Main image by Mitch Kendra
For once, the bad luck finally got someone besides Austin Forkner. A massive first-turn crash erupted in Detroit, but Forkner was up ahead of it, away from the carnage.
“I heard it going in, we started braking,” he says. “I could hear tires grinding and bikes clanking, and I knew that there was some sort of a pile up or else guys just got really sketchy. And then whenever I came around, there were still guys down, I think both of my teammates were still down and, and I saw KTM, I think I had to weave. That's why I feel like this one was so special to me because I was there last year. I was there. I blew my knee out. I was done for the season last year in a very similar deal except it was just me.”
After his essentially season-ending crash last year, Forkner has always put some blame on himself. Had he gotten a better start last year at Anaheim, maybe he wouldn’t have gotten tangled and crashed.
“Yeah, I mean, that's literally what I thought of,” he says. “Whenever I was the one down and out, maybe that wouldn't happen if I got a better start. Maybe that's proven. That didn't happen [this year] because I got a better start.
“I've been a good starter in the past,” he says. “I've been visualizing, I've been thinking about this. If I can just get a start, I know that I can be that 2019, 2020, you know, Austin, and ride like that and be a title contender. But over the past couple of years, obviously, I've struggled with injury, but I've struggled with starts.”
Forkner was safe with the early lead, but he also had to hold steady. Not all of his years-long run of injuries have occurred off the start. His focus during his preseason with on-bike trainer Ryan Hughes has been trying to stay in control. It looked that way in Detroit. Forkner, once a house of fire on the racetrack, now looked to be going slower than he actually was. He didn’t look like he was going that fast, but he was.
“That's absolutely the goal,” he says. “I mean, that's kind of what Jett [Lawrence] does. That's why he's as good as he is on a dirt bike. Typically when you can go fast and you look like you're not…that’s hard to do, first off, and second off, it saves energy, so you can be a fitter rider, and if you're in control, that makes you a safer rider. So yes, doing that, that was definitely the goal. I can be fast and be smooth. That actually happened at the test track a couple weeks ago. I was riding and Tony [Archer, mechanic] and just some of the guys on my team looked at my times and they were like, ‘That's not right. It's not right.’ Like it just didn't line up with how I looked. That's a good thing. I was like, ‘Okay, we're on the right track then.’”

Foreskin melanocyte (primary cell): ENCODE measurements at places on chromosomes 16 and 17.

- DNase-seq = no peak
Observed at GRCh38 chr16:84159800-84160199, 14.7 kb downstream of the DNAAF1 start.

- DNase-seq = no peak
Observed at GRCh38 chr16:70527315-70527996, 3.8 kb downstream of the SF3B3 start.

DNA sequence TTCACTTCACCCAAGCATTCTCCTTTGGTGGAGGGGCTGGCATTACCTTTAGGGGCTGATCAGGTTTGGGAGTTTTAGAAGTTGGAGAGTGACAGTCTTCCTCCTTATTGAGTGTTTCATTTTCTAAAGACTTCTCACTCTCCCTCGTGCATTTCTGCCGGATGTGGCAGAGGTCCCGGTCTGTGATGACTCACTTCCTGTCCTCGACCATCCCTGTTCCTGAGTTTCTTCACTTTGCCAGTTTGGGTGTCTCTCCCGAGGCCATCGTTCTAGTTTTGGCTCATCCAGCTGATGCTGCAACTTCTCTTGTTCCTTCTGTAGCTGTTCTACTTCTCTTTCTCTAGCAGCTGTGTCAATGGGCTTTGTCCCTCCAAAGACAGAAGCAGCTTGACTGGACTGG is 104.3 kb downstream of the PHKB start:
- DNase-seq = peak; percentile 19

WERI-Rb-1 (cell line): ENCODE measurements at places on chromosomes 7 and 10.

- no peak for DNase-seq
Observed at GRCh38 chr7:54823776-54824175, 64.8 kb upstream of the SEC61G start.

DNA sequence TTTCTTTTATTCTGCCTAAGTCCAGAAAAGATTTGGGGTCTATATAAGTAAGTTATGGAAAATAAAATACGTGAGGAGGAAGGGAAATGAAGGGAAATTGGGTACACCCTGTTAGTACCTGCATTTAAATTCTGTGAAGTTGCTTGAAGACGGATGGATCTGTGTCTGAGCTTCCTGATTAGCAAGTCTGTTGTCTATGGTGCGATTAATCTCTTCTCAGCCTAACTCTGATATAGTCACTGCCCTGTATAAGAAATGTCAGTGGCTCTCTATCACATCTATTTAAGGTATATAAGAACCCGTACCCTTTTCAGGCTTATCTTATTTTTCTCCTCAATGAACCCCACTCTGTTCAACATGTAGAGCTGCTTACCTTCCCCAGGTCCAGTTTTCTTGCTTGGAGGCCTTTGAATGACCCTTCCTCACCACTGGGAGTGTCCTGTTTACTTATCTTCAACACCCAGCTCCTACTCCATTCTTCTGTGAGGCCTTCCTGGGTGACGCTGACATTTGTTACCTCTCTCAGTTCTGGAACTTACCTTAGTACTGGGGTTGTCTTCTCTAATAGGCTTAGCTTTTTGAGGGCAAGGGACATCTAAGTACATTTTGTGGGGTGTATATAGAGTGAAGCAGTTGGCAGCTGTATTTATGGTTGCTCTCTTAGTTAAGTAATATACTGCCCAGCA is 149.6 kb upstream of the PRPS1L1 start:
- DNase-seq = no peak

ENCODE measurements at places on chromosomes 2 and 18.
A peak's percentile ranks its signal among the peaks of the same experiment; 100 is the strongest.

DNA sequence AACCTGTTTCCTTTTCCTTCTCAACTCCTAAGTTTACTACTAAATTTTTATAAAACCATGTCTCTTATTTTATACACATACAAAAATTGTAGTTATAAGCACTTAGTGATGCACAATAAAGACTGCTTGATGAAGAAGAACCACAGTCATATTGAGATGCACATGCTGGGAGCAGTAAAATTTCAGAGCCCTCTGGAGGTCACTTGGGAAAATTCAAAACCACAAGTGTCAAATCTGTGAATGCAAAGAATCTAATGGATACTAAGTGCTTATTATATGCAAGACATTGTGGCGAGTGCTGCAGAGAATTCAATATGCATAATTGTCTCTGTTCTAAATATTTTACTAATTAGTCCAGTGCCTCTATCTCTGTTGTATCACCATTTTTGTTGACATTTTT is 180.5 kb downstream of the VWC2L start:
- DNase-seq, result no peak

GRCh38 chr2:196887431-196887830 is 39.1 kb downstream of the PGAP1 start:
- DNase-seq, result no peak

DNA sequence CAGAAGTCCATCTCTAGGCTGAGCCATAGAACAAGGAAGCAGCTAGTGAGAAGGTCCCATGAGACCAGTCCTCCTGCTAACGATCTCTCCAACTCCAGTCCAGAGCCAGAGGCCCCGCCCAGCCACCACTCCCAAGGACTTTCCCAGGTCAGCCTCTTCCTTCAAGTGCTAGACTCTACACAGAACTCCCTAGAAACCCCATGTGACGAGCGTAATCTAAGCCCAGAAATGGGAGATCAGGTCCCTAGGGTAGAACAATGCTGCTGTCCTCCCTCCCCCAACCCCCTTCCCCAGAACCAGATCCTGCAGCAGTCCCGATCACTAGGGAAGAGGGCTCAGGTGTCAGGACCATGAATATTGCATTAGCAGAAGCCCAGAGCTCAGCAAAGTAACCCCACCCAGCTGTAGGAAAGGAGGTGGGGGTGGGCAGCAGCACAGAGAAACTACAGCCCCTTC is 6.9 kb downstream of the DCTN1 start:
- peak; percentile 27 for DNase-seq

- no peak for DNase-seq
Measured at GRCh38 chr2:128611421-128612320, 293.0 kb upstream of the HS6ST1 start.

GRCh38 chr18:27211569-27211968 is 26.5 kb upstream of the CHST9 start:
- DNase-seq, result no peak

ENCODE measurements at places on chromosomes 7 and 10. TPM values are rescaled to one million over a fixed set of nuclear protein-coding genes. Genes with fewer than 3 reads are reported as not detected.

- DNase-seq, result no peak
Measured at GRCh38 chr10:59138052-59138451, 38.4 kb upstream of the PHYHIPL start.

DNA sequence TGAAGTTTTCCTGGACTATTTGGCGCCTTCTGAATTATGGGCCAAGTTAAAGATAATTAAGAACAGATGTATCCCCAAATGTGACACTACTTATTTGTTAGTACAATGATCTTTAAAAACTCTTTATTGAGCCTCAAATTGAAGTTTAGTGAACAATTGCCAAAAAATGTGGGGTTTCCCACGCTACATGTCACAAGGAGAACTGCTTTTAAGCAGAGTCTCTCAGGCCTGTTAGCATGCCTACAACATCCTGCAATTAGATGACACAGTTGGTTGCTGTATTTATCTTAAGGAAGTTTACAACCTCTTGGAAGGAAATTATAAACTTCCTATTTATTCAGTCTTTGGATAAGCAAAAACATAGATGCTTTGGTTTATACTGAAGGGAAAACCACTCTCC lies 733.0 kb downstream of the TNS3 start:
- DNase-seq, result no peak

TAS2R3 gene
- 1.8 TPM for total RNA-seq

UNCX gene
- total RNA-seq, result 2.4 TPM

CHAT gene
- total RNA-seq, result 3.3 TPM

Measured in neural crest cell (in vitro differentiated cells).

Forkner has wrestled with the weight of expectations before. This year, he’s focused on nothing but his riding and not lap times or results.
“Even in qualifying, even on press day, I just tried to do what we've been working on at the test track,” said Forkner. “That's what was constantly being reminded to me by my mechanic, Tony. Do the things we’ve done this whole off-season, which has been a good off-season. At the test track, you know, you’ve some days where guys are faster than you at the test track. Okay, well, let's not worry about them. I don't need to be the fastest guy at the test track every day. I need to be the fastest in the main event on race night, and sometimes not even the fastest, maybe just the smoothest, maybe the most technically sound on the bike. So, we went with that approach, and I feel like has helped, get the season started like it like it has tonight.”
What’s he working on?
“I mean, I think it just comes down to what's been my Achilles heel: injuries,” he says. “It’s not rocket science to see that. So, we kind of started with just what's gonna try to make me not necessarily a faster rider, because speeds never really been an issue for me. It's been the longevity. Making my speed something that my technique could handle. Maybe my drive, my just, ‘Do it, do it, go, go, go,’ maybe outweighed some of the smaller things that maybe I needed to work on. It was overshadowing a lot of other things, which maybe was the reason why I was getting hurt. So, I feel like [it helped] slowing down and working on some of the technique things. It's not crazy. I mean, a lot of you can go to Ryno's Instagram and see kind of what he preaches and what he's about. Working on that stuff combining it with Charles [Dao] in the gym.”
Forkner used the word “redemption” quite a bit after the race. Starting the race and the season up front is a story he’s wanted to tell for far too many years. He’d been down so long, he’s switched into the underdog role, and fans are happy to see the rebuild.
“That felt really good, gave me confidence and I'm stoked that the fans are rooting for me too,” said Forkner. “Maybe I'm a little bit of an underdog. I don't know. I guess I don't really care either way. But it's good to see the support. Maybe I've said some things and I've kind of been polarizing in the past but, at the end of the day I'm just pretty real and I don't sugar coat things to myself or to social media, to anybody. I think that rubs some people wrong, but I think after the past few years and seeing, you know, some of the injuries and stuff that I've gone through and continue to fight back from, I think, you know, at least people, if they don't like me, at least they can respect that. So, that’s maybe why I got a little bit of extra fan love, but I’ll take it either way.”